Abstract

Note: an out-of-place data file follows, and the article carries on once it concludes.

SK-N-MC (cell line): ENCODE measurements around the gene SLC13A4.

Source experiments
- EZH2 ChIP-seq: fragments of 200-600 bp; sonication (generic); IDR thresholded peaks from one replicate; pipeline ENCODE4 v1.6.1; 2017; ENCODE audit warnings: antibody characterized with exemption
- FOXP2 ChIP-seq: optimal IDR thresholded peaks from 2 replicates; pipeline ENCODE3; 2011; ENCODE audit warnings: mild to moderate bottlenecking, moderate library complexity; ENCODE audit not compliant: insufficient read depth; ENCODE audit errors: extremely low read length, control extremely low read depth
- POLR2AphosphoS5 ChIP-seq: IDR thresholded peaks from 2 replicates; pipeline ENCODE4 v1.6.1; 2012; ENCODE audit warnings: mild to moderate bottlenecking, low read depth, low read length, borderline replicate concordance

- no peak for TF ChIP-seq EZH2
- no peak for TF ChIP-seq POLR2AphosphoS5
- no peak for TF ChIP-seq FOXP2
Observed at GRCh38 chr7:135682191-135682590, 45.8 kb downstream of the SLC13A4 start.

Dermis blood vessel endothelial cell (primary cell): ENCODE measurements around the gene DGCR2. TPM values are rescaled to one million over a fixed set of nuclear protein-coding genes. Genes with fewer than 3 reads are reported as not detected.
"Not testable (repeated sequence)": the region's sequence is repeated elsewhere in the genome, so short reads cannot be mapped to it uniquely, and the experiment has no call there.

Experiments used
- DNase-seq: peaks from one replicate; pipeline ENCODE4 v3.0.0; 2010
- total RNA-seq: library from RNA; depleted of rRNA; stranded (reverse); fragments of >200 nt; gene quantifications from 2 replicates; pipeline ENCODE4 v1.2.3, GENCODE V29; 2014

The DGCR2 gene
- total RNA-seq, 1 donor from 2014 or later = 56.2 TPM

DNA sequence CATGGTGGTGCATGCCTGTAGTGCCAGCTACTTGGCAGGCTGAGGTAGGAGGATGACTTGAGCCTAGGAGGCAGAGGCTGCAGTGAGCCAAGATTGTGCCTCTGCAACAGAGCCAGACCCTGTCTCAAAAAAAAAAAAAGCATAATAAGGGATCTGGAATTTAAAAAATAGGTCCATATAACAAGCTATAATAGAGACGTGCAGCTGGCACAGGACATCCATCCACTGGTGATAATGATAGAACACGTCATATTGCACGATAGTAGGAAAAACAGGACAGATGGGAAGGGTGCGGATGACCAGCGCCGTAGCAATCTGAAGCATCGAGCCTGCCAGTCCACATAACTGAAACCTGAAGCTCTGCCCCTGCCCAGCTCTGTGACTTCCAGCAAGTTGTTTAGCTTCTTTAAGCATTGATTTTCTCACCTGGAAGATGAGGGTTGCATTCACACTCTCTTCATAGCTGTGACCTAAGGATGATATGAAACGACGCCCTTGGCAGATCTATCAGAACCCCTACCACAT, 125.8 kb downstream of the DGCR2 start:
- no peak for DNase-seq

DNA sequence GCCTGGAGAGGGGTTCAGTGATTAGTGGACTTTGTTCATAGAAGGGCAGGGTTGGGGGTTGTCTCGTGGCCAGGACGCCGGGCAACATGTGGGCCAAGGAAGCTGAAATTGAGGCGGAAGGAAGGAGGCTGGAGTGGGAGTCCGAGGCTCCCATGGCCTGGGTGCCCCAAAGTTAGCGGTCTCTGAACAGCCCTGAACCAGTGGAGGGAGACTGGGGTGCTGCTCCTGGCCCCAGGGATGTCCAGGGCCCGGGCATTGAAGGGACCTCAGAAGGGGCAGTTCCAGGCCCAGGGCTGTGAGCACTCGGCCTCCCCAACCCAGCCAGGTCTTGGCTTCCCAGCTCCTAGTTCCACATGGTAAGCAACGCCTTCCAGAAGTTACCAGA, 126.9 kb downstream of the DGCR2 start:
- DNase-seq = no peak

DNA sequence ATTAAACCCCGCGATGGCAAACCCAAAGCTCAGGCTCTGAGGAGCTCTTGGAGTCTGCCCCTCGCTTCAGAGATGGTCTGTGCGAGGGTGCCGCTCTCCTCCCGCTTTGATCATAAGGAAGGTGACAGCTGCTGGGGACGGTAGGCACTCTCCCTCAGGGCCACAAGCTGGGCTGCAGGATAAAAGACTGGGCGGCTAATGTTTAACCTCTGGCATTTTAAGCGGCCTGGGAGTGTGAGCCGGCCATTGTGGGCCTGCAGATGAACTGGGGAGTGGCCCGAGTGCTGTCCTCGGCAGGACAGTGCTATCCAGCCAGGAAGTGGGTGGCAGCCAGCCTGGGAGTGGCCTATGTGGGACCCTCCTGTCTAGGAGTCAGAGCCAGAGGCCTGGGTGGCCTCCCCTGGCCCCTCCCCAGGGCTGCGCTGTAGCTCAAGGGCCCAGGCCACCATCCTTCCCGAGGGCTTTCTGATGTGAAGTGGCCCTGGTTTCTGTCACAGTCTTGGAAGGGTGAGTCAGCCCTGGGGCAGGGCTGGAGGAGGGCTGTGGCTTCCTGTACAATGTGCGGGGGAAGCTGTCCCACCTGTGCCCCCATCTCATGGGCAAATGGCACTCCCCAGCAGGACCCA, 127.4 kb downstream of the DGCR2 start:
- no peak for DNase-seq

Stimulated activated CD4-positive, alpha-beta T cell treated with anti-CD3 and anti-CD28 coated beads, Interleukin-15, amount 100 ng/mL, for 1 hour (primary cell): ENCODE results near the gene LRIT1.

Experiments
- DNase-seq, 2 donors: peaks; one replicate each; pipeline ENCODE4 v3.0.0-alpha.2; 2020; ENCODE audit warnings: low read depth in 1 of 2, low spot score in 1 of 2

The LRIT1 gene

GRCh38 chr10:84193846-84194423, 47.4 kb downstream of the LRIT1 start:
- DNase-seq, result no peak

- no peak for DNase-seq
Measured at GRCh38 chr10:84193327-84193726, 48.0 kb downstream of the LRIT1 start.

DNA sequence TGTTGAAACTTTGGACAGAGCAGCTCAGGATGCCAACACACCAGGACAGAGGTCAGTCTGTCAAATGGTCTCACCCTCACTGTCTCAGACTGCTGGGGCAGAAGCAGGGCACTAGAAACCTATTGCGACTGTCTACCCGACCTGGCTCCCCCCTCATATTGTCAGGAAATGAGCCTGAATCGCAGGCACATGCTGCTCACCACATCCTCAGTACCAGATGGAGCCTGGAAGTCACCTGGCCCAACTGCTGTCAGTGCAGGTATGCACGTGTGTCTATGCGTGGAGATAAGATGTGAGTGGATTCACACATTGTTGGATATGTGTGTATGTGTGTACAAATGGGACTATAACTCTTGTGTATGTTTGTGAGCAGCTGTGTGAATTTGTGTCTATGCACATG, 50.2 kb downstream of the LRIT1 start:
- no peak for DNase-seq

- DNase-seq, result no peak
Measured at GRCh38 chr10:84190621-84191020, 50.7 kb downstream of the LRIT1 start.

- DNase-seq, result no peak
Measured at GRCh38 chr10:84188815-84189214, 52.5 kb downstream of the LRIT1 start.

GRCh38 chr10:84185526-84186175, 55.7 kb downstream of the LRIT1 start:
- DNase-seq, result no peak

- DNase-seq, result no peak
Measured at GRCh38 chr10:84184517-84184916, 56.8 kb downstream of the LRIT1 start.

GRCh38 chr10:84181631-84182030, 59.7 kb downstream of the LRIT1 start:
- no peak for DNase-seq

We use two- and three-dimensional seismic reflection data from the deep-water Niger Delta fold and thrust belt to document evidence for two, discrete, postfaulting deformation mechanisms. An early phase of thrust-propagation folding is followed by folding caused by thickness changes within the basal shale detachment unit. The later phase of folding is caused by a lateral redistribution of the strata within the basal detachment unit. This example of late deformation occurred over a 4–5-m.y. period as a result of the displacement of approximately 590 km3 (∼370 mi3) of the underlying strata within the detachment unit. In another deformation event in the basal detachment unit, about 160 km3 (∼100 mi3) moved, laterally creating a synform in the overburden and parallel onlap fill, indicative of the relatively rapid creation of accommodation space. On the basis of seismic reflection data from the delta and a consideration of the volumes and rates of movement of sedimentary rock, we conclude that the poorly imaged succession commonly referred to as mobile shale cannot deform solely by ductile mechanisms as interpretations of shale tectonic provinces have commonly suggested but instead by brittle processes that involve thickening by thrust faulting and subseismic accommodation structures. Processes such as liquefaction, where a complete loss of shear strength is observed, had a minimal function. Therefore, the term “mobile shale” in this setting is widely exaggerated. An awareness of postfaulting deformation mechanisms will be important for the successful exploration of gravitationally driven fold and thrust belts.

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